Within the realm of acceptance of the commandments there is some disagreement as well. My personal opinion is that the "big three" of Sabbath observance, Kashrut observance, and family laws including mikva, are the absolute minimum. Once the potential convert has agreed to observe these laws, as a starting point, I believe they should be welcomed. More orthodox people may require more of a total commitment. My feeling is that a sincere commitment to the basics is worth much more than a total commitment that may not be as sincere, but rather simply to "get the rabbinate off my case."

Conversion is a highly respected act, involving self-sacrifice and commitment. It should not be any less, and to eradicate the core of commitment is to render it a meaningless, social gesture. Inter-dating couples do not need to convert, if they do not intend to lead observant Jewish lives. Simply to do so in an inadequate ceremony, to assuage the guilt of some Jewish parent, is dishonest at best.

All branches of Judaism should recognize the time honored requirements of conversion, and thus preserved Jewish unity and the core commitment that has enabled Jewish survival throughout the centuries.

The Chosen People

Is there something genetic that makes the Jews "chosen?" Are we simply born different, with greater innate abilities? If so, is that fair to the rest of the world?

While genetics influences many things, and is a legitimate science, I don't believe it has anything to do with Israel's election. Genetics can influence of IQ, health, appearance and other things, but it does not make a nation favored in God's eyes. God created all of mankind, and therefore he loves them all and affords them equal opportunity to come close to Him. Unlike other religions, Judaism recognizes each human being's right to spirituality and fulfillment. It is a perfect spiritual democracy.

So what is the difference between the Jewish people, say, and the Germans? What is the difference between "the chosen people," and "the master race?" Further, are there differences between Nazi Germany and the ancient Egyptian persecution of the Jews? Well, if I'm asking, then there must be a difference!

To my simple mind, it is simple. The difference is in the vision. This is what has completely defined Israel, ancient Egypt, and Nazi Germany. When a people has embraced a vision for the world, they pursue that vision with great vigor and effectiveness. This is as scary as it is reassuring. Scary, because some nations have very troubling visions for the world. Reassuring, because others have very beautiful visions. The ongoing conflicts in the world are the conflicts of competing visions.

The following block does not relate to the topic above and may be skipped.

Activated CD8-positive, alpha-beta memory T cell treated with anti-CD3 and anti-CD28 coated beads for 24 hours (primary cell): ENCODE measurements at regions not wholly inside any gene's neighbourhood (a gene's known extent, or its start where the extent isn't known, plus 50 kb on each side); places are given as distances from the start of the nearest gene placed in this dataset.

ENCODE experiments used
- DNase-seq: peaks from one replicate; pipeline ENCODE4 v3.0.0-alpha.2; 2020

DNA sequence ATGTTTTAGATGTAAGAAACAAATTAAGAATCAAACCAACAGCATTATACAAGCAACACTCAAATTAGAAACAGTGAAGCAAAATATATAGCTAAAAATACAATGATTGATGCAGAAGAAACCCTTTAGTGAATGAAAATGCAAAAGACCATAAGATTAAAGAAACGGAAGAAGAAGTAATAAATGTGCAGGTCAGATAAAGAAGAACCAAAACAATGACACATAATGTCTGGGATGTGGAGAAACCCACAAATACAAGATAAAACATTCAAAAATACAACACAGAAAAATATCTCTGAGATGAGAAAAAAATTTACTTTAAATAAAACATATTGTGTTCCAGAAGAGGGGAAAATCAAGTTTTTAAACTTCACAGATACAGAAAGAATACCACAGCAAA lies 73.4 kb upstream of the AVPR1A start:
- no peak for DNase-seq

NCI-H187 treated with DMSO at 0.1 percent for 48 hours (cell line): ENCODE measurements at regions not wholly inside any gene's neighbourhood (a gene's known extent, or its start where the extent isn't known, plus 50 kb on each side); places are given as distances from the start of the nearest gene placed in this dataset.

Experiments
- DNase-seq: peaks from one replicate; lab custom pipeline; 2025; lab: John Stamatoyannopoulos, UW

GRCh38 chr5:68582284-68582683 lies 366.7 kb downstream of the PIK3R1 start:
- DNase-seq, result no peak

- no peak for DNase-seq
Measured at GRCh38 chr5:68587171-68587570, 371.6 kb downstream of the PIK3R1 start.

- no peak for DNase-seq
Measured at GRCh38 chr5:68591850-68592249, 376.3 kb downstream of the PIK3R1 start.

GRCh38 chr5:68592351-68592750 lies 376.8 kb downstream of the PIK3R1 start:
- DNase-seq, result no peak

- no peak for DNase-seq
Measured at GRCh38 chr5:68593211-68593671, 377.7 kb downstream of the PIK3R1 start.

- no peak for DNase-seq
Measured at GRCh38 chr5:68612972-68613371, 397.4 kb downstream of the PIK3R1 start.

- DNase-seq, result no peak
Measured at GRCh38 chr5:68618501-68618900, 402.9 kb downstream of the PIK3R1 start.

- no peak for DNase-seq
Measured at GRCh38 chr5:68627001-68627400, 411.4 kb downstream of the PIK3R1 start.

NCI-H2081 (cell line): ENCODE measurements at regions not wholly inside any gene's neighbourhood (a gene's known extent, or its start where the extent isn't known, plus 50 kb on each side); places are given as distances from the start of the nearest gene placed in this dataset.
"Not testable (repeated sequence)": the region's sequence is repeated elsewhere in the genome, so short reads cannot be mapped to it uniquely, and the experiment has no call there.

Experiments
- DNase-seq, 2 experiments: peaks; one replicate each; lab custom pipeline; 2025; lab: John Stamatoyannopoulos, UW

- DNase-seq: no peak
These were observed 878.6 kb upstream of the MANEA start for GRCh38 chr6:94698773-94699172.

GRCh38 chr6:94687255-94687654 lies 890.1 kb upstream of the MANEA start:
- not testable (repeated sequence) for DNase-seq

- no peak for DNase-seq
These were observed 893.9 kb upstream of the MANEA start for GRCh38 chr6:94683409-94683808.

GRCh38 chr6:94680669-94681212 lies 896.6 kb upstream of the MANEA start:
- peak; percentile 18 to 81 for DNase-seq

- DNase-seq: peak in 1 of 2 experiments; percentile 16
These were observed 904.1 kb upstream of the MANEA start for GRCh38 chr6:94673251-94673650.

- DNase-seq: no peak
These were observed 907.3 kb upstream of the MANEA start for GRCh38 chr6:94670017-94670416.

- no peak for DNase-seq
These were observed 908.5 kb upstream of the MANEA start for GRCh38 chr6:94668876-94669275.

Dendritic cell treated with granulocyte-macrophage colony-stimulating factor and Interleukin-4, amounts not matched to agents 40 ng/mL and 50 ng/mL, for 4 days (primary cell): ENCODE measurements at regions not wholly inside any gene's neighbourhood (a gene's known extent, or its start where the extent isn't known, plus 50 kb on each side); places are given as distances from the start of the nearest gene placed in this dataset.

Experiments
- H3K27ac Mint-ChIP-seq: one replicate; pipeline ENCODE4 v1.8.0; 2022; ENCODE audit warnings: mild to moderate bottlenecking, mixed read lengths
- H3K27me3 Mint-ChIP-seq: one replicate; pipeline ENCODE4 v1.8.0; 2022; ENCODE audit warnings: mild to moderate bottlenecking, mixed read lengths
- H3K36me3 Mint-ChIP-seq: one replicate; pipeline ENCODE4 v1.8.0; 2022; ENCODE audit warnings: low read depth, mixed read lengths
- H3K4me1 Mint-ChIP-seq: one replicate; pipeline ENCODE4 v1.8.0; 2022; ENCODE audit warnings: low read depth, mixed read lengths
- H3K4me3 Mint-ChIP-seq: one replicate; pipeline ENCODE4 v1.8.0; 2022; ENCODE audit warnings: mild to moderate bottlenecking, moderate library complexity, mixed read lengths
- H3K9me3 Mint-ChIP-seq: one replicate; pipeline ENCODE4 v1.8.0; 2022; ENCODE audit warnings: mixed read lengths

For example, Nazi Germany had a vision of a world dominated by a master race. This race was the strongest, and was to thrive by exerting its strength on the weaker nations. They were to enslave them, exploit them, and, in some cases, kill them. Their vision was one of war and "glory," leading them to domination.

For as long as they could, they fulfilled this vision. They created exactly the kind of world they dreamed of. Only when stronger powers with more humane visions intervened were they stopped. There are nations in the world today was equally scary visions. There is an urgent need for the stronger powers with the humane visions to intervene once again.

Ancient Egypt subscribed to the vision of power as well. However, their vision focused on the glory of Egypt, not on some racial supremacy. They had no need to subjugate other nations beyond the strengthening of their own empire. Other races were not deemed "inferior" and worthy of extermination. They were simply the utensils through which Egypt built up its glory.

There was no nation as valuable to Egypt as nascent Israel. Already back then, we had demonstrated our unique talent. Pharaoh's greatest fear was that the Israelites should "join with our enemies and flee the land." If Egypt really didn't like the Jews, they should have been overjoyed had they left the land. Instead, they did everything possible to keep them in Egypt. This is because nascent Israel helped Egypt achieve its vision of being the most spectacular power of the ancient world.

And therein lies the secret of the "chosen people." We are chosen because of the choice that we, ourselves, made at Mount Sinai. We signed on to God's vision. Just as all the other powers achieved, at least partially, their visions, so shall we achieve ours. The sole difference is that our vision is God's vision. It is a vision of world peace, spirituality, high ethics and human fulfillment. Our vision has kept us going for thousands of years. It will continue to do so until it becomes the reality of all mankind.